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AC 90-117: Why Your Input Is Important to Advancing the Efficiency & Safety of U.S. Airspace

May 12, 2017
By: Carey Miller, Director of Corporate Programs & Business Development

The FAA has published a draft of Advisory Circular (AC) 90-117 that provides comprehensive guidance for aircraft eligibility and operational use of data link communications in the U.S. and other countries. The FAA is seeking comments to this draft, which are due May 15, 2017.

Of particular interest to operators may be the requirements outlined in Chapter 3: Aircraft Eligibility. Specifically, paragraph 3.3.1 states: "For en route National Airspace System (NAS) operations, the avionics system must have "push to load" capability into the navigation system whenever a routing change is received for operations supported by B2 and Future Air Navigation System (FANS) 1/A (+) data link communication systems."

After careful consideration amongst our certification and flight department teams, UASC has taken the position that this provision is too onerous for the user-base and should be removed from the Aircraft Eligibility requirements for several reasons: 1) implementation is cost-prohibitive for the user-base, 2) the benefit of receiving a reroute clearance from Controller Pilot Data Link Communication (CPDLC) versus a much less efficient voice clearance from ATC will be lost, 3) the ATC system enabling en route data link services is still evolving and has already required a new software update for FANS capable avionics that were originally thought to comply 4) a large quantity of aircraft without a FANS solution today won't have option for a significantly lower cost solution.

Today, FANS equipped aircraft without push to load capability are able to receive their departure clearance using DCL, and manually load it into the FMS saving time and money. Significant efficiencies could be gained by using this type of service during the en route portion of the flight as well. Most pilots have experienced reroute clearances using voice that can produce multiple back-and-forth communications to get the new clearance correct. Understanding the waypoints/procedures of the new clearance and spelling them correctly can be a challenge, resulting in several minutes on the radio with Air Traffic Control (ATC). After getting the clearance correct, the pilot enters the new route into the Flight Management System (FMS). Most errors are attributed to pilots misunderstanding controllers and copying clearances incorrectly, not the manual entry of the new clearance into the FMS.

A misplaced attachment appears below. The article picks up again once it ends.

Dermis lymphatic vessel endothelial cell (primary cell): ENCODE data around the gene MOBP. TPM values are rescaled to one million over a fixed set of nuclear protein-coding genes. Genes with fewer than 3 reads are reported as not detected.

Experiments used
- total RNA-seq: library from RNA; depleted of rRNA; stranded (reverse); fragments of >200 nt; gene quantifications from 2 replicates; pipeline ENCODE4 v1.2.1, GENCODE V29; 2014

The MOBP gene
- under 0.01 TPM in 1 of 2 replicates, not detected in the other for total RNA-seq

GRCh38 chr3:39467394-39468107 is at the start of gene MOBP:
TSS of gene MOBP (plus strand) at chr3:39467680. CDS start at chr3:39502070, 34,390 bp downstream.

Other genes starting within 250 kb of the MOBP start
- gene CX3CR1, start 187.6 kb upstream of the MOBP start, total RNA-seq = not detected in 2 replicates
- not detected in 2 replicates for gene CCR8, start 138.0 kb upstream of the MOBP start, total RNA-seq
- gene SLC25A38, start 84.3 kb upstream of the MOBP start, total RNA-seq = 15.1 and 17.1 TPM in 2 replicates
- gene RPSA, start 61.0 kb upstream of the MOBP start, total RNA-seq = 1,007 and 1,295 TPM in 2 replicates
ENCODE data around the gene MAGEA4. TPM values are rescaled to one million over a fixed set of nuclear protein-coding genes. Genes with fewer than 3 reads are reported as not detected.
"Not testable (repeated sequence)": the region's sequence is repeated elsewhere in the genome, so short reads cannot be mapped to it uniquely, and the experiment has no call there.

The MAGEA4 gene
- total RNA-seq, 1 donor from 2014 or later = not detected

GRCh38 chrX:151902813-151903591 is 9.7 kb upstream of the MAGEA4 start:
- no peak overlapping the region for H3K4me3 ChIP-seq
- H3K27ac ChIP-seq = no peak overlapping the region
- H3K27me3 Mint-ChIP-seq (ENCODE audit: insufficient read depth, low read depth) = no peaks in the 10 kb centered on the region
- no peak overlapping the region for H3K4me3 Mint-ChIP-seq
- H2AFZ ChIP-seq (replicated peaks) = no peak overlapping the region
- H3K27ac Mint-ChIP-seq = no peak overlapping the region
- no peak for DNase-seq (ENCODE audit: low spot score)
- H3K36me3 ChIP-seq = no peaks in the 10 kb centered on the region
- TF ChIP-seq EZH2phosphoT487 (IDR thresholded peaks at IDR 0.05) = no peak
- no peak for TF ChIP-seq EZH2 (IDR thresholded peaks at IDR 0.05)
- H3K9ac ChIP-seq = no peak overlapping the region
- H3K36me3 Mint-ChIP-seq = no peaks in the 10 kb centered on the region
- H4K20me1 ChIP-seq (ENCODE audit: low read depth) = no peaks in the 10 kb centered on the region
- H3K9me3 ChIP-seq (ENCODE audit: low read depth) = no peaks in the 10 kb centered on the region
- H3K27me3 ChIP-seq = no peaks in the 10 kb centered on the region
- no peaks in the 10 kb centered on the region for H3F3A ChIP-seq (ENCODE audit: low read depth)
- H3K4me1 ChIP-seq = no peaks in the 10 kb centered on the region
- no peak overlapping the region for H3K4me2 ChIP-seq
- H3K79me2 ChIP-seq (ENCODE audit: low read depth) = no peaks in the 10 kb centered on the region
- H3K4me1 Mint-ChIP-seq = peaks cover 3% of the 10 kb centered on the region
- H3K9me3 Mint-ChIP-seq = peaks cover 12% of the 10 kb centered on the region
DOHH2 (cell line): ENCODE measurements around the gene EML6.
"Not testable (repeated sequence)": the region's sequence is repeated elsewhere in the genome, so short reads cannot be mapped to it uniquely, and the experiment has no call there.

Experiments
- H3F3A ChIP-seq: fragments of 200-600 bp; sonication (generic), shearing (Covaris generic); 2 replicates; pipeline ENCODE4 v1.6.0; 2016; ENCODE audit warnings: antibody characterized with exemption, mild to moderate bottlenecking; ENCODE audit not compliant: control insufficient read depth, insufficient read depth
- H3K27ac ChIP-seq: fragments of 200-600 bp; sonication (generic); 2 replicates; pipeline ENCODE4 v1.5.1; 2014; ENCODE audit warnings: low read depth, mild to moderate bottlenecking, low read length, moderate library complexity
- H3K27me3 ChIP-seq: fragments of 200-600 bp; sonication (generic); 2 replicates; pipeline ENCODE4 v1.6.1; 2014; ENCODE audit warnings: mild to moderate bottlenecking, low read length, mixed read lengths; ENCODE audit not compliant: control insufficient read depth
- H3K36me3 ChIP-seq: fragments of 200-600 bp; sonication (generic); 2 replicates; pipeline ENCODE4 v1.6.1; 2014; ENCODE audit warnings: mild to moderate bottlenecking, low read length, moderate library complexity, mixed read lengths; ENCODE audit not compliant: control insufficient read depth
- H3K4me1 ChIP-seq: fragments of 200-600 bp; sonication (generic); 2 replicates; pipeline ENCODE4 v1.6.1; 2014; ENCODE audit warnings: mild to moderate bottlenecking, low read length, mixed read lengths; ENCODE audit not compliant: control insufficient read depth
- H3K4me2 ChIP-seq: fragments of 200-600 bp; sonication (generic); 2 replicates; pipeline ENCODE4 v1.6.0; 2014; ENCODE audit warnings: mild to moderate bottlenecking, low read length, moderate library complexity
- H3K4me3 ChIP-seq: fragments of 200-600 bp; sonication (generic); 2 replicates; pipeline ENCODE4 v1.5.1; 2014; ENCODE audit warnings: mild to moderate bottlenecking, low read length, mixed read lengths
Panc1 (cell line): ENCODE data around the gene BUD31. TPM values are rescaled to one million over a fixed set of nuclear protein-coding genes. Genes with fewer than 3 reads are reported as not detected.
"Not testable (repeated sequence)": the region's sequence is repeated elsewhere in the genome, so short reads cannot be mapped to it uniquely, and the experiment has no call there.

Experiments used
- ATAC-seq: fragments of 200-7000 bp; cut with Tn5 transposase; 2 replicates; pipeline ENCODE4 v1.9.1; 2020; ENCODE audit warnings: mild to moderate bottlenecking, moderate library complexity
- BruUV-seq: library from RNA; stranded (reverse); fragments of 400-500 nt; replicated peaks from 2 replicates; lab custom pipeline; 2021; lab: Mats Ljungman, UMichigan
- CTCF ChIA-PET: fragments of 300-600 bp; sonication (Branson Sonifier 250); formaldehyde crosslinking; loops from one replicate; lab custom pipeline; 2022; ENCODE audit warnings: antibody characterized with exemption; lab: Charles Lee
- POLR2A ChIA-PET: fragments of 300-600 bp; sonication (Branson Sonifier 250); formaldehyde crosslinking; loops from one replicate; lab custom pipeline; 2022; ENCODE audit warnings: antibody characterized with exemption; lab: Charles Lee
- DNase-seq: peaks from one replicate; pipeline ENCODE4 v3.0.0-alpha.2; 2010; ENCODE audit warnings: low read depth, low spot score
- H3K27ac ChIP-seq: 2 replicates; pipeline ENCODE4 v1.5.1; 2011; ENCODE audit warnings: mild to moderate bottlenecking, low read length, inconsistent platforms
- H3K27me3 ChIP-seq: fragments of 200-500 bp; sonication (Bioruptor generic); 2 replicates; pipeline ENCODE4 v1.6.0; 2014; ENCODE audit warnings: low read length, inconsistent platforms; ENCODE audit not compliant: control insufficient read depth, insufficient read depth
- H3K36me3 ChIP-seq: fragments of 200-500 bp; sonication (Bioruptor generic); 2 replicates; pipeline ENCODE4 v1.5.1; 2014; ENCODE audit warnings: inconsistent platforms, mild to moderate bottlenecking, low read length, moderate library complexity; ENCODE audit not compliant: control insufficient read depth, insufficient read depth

Receiving a new clearance while en route via CPDLC, even without push to load, has significant benefits over voice communications. The pilot has everything needed in text format on the Multi-Function Control Display Unit (MCDU) to copy the clearance down and enter it into the FMS. These benefits include:

  • Reduced pilot errors in understanding clearance.
  • Reduced controller/pilot workload.
  • Higher adoption rate of DataComm services, helping justify the DataComm program.
  • Provides operators with additional justification for upgrading their fleet of aircraft, which could include aircraft without a FANS solution today (i.e. B717, A319, A320, CRJ, EMB, etc.).

Consider the Issues with Push to Load For En Route CPDLC Services Today

  • There are still technical issues regarding the integrity of push to load functionality in the marketplace today. There is documentation of existing operators with the technology experiencing problems with its use, (https://asrs.arc.nasa.gov/publications/callback/cb_443.html). We believe more robust solutions should be available to the user-base before the requirements are implemented.
  • A more complete set of interoperability objectives in AC 20-140C needs to be provided to allow avionics manufacturers the guidance needed to produce a system that is fully compliant. While correctly loading a route in a manner that ensures the route on the aircraft continues to match the route the controller is using on the ground.
  • Avionics manufacturers will have additional time to develop solutions, once the system is proven to be functionally sustainable for both forward fit and retrofit aircraft.

The comment grid for this AC is located on the FAA website (you'll need to scroll down about halfway to find the correct AC and comment document). We encourage the aviation community to review the AC, research the issues and provide comment to the FAA.

Summary

Universal Avionics believes the U.S. DataComm program will be a step forward by increasing safety and efficiency of aircraft and controller communications but a "Push to Load" mandate will deter operators from making the investment resulting in a slower acceptance rate of the program.

Read our comments regarding AC_90-117.

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